As the BBC reported, repeal of the Digital Economy Bill in Britain appears unlikely under the new government. One important element of the story is that Ministers of Parliament essentially ceded that email appears broken as a means for citizen feedback on legislation, due to massive influx of automated messaging.

The staff of the new Prime Minister, David Cameron, decided to standardize all of the official new media accounts as “@Number10gov,” ensuring consistent branding with the website, Number10.gov.uk. While this correspondent still prefers the clarity of @10DowningStreet, c’est la vie.

The 2010 Census participation map provides a cool data visualization of results by state, city, zip code, and neighborhood of the return rate for the 2010 census. You can compare communities to see which ones had the highest participation. Michigan, Wisconsin, Iowa, and Indiana lead the field.

Facebook added a section for Congress that aggregates news and case studies about how members are using the world’s largest social network. The news that Facebook is making it easier and more secure for members of Congress to reach constituents may be somewhat lost in the past week’s privacy kerfluffle.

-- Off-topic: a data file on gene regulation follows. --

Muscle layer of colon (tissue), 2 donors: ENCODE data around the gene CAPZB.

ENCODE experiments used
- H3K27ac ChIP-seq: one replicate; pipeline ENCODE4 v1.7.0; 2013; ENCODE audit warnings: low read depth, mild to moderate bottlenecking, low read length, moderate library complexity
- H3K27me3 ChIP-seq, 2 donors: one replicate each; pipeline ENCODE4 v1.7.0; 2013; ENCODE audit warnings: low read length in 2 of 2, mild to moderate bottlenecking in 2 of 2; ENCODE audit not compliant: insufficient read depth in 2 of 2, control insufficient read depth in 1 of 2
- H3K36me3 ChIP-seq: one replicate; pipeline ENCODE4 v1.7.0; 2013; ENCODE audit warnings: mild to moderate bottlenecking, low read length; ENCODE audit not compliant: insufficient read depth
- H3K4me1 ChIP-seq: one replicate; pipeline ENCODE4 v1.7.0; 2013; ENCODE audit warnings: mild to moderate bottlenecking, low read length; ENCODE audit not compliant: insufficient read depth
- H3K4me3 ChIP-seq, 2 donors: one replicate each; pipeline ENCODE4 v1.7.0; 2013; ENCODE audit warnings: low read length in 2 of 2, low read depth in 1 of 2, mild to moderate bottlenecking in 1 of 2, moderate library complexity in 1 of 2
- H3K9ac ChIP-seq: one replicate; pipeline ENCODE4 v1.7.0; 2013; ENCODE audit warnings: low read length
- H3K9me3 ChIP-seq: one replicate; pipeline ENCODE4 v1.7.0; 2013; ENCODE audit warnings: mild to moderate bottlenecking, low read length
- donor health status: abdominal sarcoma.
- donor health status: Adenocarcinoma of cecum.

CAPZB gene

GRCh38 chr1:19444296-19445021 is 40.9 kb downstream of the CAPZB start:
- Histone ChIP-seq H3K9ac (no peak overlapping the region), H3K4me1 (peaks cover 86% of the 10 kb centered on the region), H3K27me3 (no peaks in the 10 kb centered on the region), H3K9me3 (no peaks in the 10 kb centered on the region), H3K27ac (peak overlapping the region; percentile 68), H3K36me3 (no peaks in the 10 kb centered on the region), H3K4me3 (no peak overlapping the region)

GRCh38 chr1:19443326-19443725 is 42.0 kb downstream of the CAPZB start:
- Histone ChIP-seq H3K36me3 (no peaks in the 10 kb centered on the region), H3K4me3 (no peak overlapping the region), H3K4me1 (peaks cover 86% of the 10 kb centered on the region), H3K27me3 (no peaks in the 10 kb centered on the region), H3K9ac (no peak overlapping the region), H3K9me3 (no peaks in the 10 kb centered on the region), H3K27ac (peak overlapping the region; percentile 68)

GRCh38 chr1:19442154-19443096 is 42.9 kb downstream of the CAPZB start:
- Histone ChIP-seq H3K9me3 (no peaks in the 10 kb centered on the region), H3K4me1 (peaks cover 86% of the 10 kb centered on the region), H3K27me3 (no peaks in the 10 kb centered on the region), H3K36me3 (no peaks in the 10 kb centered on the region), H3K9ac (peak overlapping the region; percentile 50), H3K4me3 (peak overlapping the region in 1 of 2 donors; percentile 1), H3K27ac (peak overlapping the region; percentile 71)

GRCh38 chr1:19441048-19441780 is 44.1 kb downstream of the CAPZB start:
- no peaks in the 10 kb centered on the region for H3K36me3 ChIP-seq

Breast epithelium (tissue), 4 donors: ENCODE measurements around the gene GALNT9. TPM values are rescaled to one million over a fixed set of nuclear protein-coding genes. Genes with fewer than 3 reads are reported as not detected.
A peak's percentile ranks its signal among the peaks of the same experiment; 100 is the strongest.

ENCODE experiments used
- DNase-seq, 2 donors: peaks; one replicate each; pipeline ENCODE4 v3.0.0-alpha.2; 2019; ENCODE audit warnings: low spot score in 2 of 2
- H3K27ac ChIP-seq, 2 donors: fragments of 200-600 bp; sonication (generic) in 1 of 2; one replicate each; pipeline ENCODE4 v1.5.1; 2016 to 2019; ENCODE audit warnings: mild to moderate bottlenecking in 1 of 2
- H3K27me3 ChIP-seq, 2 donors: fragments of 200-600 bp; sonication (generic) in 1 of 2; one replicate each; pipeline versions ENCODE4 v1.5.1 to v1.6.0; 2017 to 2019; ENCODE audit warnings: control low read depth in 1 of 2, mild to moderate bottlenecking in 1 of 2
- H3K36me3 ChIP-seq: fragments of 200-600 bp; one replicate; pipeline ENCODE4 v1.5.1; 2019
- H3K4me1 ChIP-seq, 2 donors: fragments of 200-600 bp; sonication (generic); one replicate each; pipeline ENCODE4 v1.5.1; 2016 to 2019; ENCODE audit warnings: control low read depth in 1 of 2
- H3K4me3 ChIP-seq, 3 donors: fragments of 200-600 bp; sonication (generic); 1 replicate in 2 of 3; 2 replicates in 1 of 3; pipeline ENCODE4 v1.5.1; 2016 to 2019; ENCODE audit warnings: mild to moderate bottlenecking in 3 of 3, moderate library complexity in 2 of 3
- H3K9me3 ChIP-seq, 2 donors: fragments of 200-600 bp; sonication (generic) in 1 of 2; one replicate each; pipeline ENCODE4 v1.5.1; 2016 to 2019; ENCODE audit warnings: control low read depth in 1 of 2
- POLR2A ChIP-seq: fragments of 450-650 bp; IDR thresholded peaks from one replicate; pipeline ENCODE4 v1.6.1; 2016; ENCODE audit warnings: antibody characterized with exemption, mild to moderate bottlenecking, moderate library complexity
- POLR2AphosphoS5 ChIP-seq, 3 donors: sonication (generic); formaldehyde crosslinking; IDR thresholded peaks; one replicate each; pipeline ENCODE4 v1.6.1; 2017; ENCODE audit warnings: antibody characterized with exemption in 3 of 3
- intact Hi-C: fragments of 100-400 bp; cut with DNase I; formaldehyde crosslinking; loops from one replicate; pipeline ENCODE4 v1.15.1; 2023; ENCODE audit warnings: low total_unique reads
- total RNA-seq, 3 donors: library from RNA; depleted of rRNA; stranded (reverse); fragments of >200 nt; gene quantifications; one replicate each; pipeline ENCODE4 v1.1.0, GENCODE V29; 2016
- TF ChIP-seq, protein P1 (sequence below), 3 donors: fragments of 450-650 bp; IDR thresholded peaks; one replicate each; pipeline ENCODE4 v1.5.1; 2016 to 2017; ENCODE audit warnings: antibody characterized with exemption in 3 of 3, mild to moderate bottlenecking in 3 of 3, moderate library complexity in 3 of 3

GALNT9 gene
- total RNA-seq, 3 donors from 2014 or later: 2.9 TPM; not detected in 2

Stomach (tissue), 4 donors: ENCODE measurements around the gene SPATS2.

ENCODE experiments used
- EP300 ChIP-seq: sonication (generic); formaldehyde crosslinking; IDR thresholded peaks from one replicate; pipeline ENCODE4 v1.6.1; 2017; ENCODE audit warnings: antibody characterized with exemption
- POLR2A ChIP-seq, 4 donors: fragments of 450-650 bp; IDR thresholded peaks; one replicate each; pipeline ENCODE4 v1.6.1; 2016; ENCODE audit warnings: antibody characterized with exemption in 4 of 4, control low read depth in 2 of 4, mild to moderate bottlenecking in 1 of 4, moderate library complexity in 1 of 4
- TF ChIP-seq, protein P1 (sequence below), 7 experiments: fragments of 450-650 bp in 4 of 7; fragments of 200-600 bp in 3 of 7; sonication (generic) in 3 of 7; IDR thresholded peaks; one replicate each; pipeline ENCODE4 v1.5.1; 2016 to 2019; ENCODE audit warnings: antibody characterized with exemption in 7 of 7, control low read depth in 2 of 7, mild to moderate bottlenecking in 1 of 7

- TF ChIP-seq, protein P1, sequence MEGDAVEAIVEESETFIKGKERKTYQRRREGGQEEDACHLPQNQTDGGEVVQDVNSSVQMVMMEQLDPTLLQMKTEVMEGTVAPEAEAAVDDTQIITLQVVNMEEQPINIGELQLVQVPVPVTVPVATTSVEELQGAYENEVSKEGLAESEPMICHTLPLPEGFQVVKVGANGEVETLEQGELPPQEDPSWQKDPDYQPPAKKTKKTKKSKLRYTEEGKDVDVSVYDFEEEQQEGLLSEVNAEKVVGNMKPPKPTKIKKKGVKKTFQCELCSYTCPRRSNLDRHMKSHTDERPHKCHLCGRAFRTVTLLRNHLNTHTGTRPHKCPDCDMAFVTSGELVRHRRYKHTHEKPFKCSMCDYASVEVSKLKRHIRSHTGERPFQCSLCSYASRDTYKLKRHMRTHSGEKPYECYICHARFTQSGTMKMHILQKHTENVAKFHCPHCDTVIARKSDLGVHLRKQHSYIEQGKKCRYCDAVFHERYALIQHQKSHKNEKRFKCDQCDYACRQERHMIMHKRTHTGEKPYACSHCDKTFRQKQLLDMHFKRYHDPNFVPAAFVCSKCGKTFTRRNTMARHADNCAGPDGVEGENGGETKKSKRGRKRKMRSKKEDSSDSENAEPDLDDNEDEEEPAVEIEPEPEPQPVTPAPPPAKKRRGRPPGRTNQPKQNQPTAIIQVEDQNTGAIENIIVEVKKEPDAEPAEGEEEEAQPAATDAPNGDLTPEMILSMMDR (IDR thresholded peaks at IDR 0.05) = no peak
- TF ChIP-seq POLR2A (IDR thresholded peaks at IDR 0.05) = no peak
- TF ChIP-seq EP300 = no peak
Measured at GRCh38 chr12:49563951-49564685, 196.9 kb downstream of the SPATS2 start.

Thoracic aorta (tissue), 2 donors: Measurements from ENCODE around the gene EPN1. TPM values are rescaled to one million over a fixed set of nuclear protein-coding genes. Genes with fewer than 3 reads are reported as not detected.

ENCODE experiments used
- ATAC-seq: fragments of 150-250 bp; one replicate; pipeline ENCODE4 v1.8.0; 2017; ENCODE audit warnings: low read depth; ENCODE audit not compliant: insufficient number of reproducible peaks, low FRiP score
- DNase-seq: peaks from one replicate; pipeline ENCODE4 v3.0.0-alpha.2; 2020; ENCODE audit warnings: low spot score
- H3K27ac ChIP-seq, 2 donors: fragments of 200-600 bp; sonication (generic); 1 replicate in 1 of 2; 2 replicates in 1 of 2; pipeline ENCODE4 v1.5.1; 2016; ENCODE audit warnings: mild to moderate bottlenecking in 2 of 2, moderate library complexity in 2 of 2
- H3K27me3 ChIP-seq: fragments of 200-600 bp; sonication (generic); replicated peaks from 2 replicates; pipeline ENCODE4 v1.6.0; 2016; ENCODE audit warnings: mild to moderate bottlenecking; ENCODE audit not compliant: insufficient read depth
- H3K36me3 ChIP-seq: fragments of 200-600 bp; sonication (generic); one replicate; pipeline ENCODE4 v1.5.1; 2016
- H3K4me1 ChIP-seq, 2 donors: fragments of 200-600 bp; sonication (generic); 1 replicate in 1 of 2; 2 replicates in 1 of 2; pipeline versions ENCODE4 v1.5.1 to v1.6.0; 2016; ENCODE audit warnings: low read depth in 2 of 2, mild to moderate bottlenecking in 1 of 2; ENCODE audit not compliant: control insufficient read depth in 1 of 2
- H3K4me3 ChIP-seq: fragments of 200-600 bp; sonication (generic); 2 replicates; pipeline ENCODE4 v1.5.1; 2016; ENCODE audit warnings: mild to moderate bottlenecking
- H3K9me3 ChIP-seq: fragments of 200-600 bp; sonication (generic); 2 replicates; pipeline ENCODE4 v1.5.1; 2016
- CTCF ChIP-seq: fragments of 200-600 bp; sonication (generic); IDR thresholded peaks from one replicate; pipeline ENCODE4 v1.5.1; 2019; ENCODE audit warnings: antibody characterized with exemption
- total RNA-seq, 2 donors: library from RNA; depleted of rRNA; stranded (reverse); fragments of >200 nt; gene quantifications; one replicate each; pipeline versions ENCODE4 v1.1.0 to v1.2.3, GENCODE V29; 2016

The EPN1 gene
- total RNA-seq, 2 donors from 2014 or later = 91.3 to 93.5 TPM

A great new book by Jonathan Tisch launched, entitled “Citizen You,” that features SeeClickFix and other Gov 2.0 startups.

New Brunswick added a “Minister Responsible for Public Engagement” to its cabinet.

Can the GIS community provide a platform for engagement that empowers citizens? The Spatial Roundtable is addressing that question and others.

Is a second generation of Gov 2.0 initiatives rising out west? Arvada’s open data catalog shows promise.

The New York City 311 system has now taken over 100 million reports, according to Government Technology. “Before 311, if you wanted to get non-emergency information, there were 11 pages of phone book numbers to plow through, and even if you found the right number, getting the right person was often hit or miss,” said Mayor Bloomberg in a prepared statement quoted in the piece. “Not anymore. But 311 is much more than a number to call. It’s been a key to making city services more efficient and accountable.”